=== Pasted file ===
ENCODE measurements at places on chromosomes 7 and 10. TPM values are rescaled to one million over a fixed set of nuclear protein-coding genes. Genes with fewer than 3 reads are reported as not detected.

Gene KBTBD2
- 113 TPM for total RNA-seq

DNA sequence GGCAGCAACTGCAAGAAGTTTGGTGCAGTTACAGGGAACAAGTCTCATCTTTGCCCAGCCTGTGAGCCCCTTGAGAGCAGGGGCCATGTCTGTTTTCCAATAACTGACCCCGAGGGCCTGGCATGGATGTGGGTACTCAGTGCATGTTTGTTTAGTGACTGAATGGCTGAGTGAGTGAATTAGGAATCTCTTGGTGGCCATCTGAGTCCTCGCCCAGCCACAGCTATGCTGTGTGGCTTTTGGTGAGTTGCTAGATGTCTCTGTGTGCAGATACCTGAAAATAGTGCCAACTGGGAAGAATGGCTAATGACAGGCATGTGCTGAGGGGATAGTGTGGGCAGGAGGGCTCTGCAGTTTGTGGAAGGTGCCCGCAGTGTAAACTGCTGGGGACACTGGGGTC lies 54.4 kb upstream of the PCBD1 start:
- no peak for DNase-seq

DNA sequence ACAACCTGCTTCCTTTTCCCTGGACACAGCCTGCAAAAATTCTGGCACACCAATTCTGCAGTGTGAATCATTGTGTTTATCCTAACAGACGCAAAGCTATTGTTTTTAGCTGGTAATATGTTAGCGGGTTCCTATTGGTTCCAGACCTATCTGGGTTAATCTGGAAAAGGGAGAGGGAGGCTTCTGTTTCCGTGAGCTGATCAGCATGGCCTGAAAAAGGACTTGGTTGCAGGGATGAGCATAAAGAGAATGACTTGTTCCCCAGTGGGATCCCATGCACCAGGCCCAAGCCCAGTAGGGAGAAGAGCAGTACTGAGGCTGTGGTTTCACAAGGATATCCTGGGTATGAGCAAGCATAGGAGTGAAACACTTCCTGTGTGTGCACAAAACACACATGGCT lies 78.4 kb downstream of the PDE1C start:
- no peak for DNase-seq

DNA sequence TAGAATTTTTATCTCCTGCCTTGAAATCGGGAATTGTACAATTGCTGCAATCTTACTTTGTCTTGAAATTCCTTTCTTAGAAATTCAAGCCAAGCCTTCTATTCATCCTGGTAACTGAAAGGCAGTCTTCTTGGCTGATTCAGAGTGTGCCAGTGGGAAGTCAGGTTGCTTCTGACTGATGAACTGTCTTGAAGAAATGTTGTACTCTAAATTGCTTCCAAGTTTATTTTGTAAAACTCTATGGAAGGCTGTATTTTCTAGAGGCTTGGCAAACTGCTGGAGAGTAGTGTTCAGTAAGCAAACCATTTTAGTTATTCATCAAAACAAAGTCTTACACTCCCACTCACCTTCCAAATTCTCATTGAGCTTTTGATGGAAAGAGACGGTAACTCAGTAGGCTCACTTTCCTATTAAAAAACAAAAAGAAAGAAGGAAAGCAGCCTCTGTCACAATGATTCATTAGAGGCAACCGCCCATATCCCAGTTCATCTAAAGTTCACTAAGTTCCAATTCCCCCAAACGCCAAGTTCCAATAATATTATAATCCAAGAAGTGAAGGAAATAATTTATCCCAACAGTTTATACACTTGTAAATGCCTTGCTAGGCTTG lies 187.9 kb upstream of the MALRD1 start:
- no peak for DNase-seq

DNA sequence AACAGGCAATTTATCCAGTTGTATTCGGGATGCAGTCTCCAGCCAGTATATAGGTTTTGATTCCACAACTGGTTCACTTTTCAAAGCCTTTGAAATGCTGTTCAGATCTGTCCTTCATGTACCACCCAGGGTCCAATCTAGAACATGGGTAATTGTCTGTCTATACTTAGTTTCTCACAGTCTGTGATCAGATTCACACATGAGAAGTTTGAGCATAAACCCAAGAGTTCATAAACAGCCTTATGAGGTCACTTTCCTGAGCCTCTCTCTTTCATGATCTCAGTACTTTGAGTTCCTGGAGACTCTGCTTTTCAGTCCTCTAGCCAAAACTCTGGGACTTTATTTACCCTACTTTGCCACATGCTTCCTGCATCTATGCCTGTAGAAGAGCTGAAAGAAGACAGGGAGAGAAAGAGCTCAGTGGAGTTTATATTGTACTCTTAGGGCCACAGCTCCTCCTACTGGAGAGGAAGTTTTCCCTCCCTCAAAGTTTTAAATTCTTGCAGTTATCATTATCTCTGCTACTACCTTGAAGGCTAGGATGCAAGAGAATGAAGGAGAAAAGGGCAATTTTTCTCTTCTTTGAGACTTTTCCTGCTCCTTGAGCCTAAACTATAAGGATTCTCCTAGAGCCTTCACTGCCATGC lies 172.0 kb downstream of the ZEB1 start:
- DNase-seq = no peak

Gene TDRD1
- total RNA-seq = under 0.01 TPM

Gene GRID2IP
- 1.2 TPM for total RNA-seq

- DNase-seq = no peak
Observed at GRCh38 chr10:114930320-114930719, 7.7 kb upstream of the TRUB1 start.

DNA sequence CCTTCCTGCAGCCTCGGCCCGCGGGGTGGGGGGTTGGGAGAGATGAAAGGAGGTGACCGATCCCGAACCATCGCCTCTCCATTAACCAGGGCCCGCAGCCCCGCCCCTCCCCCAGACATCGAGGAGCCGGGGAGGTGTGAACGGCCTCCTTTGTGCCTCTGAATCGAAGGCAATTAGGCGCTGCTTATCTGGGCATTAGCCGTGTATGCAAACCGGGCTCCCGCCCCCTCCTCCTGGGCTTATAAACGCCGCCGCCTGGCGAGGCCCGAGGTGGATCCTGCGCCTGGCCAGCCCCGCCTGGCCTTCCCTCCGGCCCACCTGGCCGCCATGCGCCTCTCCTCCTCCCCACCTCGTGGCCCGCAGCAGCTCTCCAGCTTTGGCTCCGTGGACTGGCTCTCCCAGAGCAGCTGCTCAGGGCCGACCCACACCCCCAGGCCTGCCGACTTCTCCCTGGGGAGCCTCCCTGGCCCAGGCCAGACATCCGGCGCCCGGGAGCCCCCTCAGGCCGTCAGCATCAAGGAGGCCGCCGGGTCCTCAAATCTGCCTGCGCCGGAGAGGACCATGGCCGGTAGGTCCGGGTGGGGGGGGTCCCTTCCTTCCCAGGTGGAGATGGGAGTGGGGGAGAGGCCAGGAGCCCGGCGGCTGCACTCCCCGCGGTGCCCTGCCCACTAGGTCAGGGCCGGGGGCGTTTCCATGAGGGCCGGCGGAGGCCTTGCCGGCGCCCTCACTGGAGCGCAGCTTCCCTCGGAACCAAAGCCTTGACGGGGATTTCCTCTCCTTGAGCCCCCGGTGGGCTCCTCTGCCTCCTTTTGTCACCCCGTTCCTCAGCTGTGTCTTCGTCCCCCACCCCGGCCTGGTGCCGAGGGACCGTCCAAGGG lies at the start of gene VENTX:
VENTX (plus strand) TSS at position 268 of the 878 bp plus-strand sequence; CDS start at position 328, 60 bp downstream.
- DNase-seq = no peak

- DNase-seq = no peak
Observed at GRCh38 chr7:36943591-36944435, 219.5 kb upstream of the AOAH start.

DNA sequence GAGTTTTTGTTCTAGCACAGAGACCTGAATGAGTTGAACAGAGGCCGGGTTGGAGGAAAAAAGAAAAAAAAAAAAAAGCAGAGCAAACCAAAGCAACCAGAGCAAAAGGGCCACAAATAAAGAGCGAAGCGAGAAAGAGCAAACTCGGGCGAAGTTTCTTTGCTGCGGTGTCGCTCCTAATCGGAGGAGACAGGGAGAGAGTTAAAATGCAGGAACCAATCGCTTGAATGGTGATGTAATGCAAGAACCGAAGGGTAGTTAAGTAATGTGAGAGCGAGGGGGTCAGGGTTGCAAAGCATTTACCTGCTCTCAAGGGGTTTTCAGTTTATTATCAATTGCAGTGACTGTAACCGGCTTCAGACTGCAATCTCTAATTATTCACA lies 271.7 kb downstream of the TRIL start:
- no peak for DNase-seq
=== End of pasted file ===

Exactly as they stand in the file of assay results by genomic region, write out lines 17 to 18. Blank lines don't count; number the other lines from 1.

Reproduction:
Observed at GRCh38 chr10:114930320-114930719, 7.7 kb upstream of the TRUB1 start.

DNA sequence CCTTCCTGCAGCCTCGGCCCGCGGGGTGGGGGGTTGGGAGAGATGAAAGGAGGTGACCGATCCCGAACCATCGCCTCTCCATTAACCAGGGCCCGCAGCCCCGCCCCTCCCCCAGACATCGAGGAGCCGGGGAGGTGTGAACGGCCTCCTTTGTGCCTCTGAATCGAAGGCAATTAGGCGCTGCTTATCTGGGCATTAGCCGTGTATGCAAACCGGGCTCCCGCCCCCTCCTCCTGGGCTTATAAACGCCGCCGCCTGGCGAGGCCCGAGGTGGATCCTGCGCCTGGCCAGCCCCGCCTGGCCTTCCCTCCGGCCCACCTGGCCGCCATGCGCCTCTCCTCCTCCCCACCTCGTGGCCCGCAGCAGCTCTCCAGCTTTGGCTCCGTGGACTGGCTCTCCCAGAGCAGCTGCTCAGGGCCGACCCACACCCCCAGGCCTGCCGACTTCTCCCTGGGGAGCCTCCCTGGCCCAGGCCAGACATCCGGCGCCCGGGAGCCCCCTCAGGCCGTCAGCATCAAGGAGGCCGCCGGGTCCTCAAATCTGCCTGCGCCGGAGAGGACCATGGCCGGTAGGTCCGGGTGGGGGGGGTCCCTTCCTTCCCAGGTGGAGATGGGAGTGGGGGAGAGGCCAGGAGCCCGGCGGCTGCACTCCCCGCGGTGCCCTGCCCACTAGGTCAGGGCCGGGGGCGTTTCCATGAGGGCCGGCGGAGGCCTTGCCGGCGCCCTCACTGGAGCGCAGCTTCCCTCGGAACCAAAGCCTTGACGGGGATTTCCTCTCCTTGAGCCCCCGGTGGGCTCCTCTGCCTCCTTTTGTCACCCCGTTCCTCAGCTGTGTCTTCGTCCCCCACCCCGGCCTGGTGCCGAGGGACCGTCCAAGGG lies at the start of gene VENTX: